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The key to winning the VR race? Netflix

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Explaining virtual reality to people is hard. You can talk about how you're put inside the game, you can bring up corny science fiction movies or you can describe specific experiences you can have with the current technology — telling people they can visit Mars is always a good one — but most people either don't grasp it or think you're exaggerating what's possible.

"That's the number one challenge, people ask us what's the number one challenge for Project Morpheus? I say get people to try it. Unless you try it, you don't understand how good or how great it is," Sony's Shuhei Yoshida told Polygon during a previous interview. There is a gulf between the explanations of virtual reality and the act of using it yourself.

One of the few places this gulf doesn't exist is in the act of watching movies. You may have never been on another planet, but you know what it's like to sit in a movie theater and become engrossed in a film. That's why the killer application for virtual reality may not be a game at all, but a great native Netflix app.

Why Netflix?

For virtual reality to become a mainstream technology we have to stop thinking about the hardware as a way to play games and begin to think of it as a home appliance. It has to be a piece of equipment we're comfortable using daily, and will want to use daily. Our television is one example of daily technology we use without thinking, and so is our laptop.

Netflix is a service that most people know well, and it's likely if you're reading this you have a subscription to the streaming service. Netflix is also constantly updating its catalog with shows like House of Cards and Daredevil, not to mention back-catalog and some current television shows, so there's always a reason to come back.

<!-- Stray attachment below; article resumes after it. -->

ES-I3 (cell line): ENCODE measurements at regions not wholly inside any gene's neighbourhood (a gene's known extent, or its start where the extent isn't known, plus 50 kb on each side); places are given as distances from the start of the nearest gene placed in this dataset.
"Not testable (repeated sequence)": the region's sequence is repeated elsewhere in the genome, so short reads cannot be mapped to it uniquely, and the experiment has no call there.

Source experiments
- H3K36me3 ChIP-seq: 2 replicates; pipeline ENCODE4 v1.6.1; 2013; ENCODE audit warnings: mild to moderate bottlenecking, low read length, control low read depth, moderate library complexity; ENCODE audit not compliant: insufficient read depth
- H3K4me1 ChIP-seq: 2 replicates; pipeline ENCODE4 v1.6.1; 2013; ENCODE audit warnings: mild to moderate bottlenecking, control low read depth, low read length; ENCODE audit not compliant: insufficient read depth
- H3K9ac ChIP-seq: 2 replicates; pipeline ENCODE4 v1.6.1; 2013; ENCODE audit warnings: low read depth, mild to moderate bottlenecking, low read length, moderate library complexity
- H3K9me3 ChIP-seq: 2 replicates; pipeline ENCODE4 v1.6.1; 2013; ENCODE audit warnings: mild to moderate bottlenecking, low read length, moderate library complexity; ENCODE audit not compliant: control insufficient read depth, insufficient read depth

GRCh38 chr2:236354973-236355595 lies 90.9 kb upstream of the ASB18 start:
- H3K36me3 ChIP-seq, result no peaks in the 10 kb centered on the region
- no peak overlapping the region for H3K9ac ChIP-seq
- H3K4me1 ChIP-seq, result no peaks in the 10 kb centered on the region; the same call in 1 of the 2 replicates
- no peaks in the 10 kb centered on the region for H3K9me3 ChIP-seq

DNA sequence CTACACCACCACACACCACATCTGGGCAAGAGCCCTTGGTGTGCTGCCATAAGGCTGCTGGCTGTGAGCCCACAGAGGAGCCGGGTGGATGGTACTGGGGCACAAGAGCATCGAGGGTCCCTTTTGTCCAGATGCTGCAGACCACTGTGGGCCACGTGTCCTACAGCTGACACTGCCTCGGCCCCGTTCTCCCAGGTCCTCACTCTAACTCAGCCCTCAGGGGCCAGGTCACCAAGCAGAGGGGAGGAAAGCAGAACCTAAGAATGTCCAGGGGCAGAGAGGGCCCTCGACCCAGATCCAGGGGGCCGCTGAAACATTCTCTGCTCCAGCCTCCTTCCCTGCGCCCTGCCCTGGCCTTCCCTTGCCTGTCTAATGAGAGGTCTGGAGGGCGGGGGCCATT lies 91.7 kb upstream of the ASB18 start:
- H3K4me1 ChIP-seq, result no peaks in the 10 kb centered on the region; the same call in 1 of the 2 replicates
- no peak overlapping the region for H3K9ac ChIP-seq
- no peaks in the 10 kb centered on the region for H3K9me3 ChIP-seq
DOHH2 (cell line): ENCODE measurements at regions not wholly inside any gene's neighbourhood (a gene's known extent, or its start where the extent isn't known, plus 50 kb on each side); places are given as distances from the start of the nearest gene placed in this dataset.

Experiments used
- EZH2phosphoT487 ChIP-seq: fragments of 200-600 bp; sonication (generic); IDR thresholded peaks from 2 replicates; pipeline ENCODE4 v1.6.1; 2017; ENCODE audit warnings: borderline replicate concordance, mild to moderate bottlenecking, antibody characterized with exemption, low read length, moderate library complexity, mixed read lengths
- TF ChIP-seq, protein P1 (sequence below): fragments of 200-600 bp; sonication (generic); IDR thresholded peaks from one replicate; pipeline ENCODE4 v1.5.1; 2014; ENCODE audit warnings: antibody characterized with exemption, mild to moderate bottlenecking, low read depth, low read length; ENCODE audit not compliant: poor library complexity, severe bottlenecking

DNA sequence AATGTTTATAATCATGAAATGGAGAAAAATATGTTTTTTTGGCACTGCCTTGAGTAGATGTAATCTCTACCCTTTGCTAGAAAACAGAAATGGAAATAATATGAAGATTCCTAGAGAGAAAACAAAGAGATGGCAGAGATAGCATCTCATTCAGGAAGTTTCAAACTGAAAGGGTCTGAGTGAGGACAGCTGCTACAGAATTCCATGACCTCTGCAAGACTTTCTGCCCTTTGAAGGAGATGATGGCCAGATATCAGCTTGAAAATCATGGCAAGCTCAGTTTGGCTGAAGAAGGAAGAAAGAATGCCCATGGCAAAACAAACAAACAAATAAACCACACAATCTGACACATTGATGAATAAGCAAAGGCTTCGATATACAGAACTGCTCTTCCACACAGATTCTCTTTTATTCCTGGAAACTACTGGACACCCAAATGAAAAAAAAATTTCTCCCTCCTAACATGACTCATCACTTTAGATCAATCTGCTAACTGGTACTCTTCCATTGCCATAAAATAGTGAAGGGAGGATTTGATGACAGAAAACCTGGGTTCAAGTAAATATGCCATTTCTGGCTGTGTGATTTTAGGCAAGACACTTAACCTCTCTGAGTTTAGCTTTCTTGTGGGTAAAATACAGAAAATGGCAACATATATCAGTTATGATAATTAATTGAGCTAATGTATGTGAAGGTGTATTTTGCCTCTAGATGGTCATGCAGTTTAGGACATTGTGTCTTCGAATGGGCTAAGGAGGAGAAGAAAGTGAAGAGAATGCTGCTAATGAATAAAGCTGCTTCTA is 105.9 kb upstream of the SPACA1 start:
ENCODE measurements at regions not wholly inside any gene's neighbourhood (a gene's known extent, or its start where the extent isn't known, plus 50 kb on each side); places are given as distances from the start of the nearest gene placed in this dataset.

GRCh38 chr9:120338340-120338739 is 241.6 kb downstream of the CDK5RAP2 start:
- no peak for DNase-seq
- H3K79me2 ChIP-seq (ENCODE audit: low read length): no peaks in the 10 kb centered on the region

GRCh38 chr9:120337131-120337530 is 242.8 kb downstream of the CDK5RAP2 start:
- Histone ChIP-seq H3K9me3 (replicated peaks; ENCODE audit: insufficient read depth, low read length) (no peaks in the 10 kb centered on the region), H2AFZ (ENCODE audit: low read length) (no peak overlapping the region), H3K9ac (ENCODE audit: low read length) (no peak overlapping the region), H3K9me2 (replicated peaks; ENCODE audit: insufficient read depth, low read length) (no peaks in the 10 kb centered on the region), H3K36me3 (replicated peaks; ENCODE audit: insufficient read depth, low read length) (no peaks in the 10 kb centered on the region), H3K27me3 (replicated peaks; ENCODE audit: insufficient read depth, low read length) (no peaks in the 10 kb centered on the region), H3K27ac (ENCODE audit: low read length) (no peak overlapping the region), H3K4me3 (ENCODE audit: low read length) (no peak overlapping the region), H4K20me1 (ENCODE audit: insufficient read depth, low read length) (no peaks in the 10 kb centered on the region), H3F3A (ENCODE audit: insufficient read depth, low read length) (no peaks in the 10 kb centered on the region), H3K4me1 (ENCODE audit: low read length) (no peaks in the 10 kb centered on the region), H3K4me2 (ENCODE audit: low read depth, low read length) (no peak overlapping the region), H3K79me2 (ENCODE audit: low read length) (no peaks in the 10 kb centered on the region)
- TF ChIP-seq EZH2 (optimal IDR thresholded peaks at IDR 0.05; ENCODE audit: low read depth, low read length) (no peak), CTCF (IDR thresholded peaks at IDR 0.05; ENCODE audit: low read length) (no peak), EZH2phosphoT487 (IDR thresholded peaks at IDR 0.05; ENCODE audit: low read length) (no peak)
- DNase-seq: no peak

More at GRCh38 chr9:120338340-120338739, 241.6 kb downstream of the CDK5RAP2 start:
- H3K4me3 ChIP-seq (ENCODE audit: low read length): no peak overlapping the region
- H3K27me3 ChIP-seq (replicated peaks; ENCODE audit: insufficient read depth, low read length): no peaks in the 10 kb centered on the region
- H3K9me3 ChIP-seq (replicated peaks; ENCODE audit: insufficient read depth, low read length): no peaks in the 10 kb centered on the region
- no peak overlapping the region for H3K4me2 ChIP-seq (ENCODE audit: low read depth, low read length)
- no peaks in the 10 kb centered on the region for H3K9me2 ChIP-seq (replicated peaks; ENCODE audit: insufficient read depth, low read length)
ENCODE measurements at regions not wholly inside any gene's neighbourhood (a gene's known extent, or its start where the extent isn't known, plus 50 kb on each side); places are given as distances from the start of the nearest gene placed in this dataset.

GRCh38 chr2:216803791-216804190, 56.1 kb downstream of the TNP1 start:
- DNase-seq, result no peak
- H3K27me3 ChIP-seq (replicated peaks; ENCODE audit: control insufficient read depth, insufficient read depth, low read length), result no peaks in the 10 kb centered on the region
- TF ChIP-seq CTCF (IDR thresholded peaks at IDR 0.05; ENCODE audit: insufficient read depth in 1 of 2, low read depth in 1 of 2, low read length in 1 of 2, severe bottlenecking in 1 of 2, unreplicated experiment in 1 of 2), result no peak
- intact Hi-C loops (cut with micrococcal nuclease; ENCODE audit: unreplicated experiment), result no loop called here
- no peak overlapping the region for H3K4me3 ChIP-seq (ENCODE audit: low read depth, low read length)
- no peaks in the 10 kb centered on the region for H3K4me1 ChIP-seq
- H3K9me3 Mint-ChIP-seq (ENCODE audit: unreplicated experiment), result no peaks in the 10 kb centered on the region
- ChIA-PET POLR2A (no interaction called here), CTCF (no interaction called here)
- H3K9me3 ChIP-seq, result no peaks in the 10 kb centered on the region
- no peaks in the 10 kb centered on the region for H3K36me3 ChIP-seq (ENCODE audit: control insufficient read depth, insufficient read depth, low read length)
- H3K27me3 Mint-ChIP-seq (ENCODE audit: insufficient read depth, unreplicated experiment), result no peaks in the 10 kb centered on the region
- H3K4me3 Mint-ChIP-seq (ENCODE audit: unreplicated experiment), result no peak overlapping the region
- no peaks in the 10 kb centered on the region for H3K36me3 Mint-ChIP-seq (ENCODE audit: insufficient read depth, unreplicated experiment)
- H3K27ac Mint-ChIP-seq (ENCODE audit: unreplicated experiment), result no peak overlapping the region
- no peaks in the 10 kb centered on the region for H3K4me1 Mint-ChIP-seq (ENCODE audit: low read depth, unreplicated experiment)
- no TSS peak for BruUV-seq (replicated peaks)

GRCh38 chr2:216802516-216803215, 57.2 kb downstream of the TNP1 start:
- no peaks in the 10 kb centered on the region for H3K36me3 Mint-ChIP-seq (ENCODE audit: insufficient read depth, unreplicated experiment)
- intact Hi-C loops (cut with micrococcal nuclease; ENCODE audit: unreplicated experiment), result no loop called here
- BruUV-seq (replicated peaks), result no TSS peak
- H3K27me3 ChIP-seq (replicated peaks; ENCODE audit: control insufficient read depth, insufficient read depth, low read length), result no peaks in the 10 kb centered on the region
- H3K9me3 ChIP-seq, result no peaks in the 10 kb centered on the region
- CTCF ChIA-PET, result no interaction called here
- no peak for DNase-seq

A native Netflix application is a huge opportunity for whoever gets it right first

Netflix in virtual reality can blend two experiences we know and understand very well; the act of watching streaming content and the act of being inside a movie theater. The theater model of watching content in virtual reality is already established; there is a built-in application that comes with the Gear VR that allows you to use your own video files to watch in your own private movie theater, but only some codecs are supported and there are no streaming options from a service to which you've already subscribed.

Which is why a truly great native Netflix application is such an opportunity for whoever gets it right first. It's a service people likely already used, delivered in a way that's superior to their current use. Why watch television on a standard display when you can enjoy it in your own private movie theater? The inability to share the experience is one reason, but isolation and the ability to be by yourself is also a selling point.

So you're giving people an experience they know they like, watching movies in a nice, comfortable theater, using a service they likely already have, and the resulting act of watching movies in virtual reality is low impact.

You don't have to worry about motion sickness or tricky interactions. It's the perfect way to sell someone on, and get them hooked up to, virtual reality. Not to mention there is a reason to return; when a new show comes out you can grab a drink and gorge in virtual reality, cut off from the world and feeling like you can relax in your own private theater.

You're moving the user away from one appliance, the television or laptop, and into another, the virtual reality headset. Once they're comfortable in the use and interactions of virtual reality they're more likely to move over to more intense experiences.

There will be other things that draw people to virtual reality, but the path to the mainstream? It may be traveled by whoever gets the best, or first, native Netflix app.

Verge Video: Hands-on with the new Galaxy S6 Gear VR